Tropical Medicine Mission Index of Diseases About Tropical Medicine Tropical Medicine Home Page Tropical Medicine Staff

Next Page

Lymphangiography

It is difficult to perform lymphangiography on the edematous limbs of a patient with Kaposi sarcoma, but it has been done successfully. Because drainage from the Kaposi nodule is through both the veins and the lymphatics, there are large lymphatico-venous shunts. As a result, the lymphatics become dilated and clearance from them is slowed. Lymphatic back-flow distal to the skin tumors is common (Fig.42.21). Nodules that cannot be recognized clinically can be demonstrated by lymphangiography, and the thickened perivenous lymphatics may be accurately shown. Simultaneous filling of veins and lymphatics may be demonstrated. A unique finding on angiography is the demonstration of Kaposi nodules within enlarged lymph nodes: the tumors have obtained their own blood supply and fill by arteriography (see Fig. 42.7D).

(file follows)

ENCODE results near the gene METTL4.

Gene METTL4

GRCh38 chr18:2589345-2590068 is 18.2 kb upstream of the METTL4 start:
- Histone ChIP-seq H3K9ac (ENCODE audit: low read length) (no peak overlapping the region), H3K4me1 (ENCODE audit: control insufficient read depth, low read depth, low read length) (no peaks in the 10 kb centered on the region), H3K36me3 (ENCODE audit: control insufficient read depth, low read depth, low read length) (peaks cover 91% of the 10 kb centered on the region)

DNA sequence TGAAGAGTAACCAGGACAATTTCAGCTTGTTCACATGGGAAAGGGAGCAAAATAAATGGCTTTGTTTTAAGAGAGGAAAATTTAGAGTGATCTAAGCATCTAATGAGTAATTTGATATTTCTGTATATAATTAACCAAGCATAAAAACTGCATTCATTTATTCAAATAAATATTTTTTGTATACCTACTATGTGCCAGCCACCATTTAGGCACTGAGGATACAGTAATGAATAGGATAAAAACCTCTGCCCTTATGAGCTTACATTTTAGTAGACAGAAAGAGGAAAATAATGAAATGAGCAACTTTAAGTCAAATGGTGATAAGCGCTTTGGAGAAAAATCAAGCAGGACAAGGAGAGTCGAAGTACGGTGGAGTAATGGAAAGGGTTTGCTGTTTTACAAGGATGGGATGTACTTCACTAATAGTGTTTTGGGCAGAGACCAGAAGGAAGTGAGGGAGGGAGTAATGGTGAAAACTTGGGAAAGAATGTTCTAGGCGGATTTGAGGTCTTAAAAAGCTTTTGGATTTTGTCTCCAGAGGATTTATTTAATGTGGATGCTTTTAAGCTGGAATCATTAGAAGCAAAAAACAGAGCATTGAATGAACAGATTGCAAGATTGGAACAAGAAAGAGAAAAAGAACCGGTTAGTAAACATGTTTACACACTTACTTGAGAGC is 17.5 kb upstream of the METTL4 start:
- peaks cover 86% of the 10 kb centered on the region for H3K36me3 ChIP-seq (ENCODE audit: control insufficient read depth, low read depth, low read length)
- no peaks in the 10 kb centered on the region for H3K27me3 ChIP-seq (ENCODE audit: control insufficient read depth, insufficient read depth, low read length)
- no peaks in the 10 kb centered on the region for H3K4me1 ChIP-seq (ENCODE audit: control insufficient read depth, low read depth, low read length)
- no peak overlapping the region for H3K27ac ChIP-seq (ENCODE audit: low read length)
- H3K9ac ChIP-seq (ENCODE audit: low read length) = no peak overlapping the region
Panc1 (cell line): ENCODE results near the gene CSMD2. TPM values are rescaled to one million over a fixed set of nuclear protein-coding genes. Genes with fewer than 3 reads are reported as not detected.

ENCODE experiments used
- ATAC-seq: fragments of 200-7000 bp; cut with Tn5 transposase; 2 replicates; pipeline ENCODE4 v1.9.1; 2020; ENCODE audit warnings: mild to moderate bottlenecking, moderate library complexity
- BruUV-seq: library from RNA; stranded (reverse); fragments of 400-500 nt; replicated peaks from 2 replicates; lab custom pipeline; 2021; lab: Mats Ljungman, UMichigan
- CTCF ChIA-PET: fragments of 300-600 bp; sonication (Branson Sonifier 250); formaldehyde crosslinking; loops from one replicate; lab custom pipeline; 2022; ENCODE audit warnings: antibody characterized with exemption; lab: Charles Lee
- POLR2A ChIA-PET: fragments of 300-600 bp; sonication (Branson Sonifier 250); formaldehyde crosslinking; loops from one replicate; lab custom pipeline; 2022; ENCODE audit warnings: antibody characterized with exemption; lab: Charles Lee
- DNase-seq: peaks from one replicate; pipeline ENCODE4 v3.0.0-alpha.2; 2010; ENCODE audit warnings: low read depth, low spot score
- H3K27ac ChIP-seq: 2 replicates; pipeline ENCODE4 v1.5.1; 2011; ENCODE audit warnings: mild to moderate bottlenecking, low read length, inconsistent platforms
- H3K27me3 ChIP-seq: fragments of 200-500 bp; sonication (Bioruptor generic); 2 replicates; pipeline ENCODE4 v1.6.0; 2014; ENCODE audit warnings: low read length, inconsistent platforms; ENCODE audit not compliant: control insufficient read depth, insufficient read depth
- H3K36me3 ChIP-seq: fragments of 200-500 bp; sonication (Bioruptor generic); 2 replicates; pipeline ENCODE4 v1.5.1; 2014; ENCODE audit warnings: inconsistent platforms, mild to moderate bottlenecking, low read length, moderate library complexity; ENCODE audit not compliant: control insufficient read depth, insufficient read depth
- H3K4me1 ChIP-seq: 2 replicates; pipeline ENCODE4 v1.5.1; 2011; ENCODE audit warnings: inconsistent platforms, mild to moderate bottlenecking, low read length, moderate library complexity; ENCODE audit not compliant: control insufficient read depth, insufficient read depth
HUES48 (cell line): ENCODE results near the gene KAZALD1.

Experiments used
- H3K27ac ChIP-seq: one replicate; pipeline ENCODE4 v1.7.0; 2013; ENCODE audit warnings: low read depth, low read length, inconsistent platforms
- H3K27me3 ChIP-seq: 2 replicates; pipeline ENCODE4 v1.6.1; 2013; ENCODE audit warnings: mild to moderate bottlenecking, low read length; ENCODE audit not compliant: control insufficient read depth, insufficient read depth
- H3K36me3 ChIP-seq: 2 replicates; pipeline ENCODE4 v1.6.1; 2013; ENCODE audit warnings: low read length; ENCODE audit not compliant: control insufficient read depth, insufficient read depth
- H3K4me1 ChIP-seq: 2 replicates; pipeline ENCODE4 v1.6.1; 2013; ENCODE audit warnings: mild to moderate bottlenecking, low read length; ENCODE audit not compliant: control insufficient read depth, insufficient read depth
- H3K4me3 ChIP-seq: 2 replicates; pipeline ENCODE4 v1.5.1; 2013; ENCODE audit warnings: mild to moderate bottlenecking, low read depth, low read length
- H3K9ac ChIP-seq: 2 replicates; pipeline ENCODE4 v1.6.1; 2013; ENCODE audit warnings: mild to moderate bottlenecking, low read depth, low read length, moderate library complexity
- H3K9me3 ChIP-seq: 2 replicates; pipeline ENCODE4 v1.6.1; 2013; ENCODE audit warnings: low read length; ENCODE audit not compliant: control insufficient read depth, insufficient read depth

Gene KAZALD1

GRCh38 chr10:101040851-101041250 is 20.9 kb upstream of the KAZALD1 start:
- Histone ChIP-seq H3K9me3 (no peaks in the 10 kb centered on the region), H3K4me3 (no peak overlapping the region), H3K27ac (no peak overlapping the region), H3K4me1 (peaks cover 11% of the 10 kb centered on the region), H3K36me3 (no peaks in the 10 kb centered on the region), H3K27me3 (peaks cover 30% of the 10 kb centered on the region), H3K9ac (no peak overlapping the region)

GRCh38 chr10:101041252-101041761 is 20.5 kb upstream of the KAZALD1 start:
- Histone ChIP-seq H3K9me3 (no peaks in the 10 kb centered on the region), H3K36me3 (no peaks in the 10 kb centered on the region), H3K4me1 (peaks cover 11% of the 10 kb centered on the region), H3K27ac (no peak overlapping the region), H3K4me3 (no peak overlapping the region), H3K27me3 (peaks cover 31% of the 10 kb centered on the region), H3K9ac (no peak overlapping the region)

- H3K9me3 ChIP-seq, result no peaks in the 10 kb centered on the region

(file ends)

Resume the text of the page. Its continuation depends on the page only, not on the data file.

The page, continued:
......

.....

Fig. 42.21 A-D. Lymphangiography in Kaposi sarcoma. (A) Multiple nodules, which were not suspected clinically, are filled by lymphangiography. There is marked thickening of the lymphatic trunks, especially those around the veins. (B) A large conglomerate Kaposi tumor is filled on lymphangiography. There is simultaneous drainage through both the lymphatics and the veins. There is backflow distal to the tumor. A small second nodule is filling proximally. Lymphangiography is difficult and seldom reveals information that materially affects the treatment of the individual. (C) A solitary Kaposi nodule in the upper forearm and (D) another nodule in a different patient above the elbow; both filled by lymphangiography but were unexpected clinically.

Back to the Table of Contents

Next Page

Copyright: Palmer and Reeder